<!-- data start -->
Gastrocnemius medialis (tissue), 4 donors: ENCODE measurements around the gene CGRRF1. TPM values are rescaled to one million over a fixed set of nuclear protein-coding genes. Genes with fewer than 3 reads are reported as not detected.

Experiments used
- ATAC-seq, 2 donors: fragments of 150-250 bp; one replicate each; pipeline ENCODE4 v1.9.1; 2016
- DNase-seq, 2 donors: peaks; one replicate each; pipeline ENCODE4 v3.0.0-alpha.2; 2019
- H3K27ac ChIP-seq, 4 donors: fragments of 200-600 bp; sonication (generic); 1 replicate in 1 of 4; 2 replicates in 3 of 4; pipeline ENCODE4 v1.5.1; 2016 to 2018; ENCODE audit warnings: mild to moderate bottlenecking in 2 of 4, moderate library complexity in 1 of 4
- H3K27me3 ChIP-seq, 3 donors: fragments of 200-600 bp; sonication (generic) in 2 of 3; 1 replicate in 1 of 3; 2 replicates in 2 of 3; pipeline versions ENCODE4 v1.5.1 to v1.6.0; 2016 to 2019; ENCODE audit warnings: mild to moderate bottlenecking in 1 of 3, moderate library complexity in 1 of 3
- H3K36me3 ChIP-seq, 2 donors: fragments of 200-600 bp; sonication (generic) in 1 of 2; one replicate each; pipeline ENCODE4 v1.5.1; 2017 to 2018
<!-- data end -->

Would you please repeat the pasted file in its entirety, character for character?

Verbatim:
Gastrocnemius medialis (tissue), 4 donors: ENCODE measurements around the gene CGRRF1. TPM values are rescaled to one million over a fixed set of nuclear protein-coding genes. Genes with fewer than 3 reads are reported as not detected.

Experiments used
- ATAC-seq, 2 donors: fragments of 150-250 bp; one replicate each; pipeline ENCODE4 v1.9.1; 2016
- DNase-seq, 2 donors: peaks; one replicate each; pipeline ENCODE4 v3.0.0-alpha.2; 2019
- H3K27ac ChIP-seq, 4 donors: fragments of 200-600 bp; sonication (generic); 1 replicate in 1 of 4; 2 replicates in 3 of 4; pipeline ENCODE4 v1.5.1; 2016 to 2018; ENCODE audit warnings: mild to moderate bottlenecking in 2 of 4, moderate library complexity in 1 of 4
- H3K27me3 ChIP-seq, 3 donors: fragments of 200-600 bp; sonication (generic) in 2 of 3; 1 replicate in 1 of 3; 2 replicates in 2 of 3; pipeline versions ENCODE4 v1.5.1 to v1.6.0; 2016 to 2019; ENCODE audit warnings: mild to moderate bottlenecking in 1 of 3, moderate library complexity in 1 of 3
- H3K36me3 ChIP-seq, 2 donors: fragments of 200-600 bp; sonication (generic) in 1 of 2; one replicate each; pipeline ENCODE4 v1.5.1; 2017 to 2018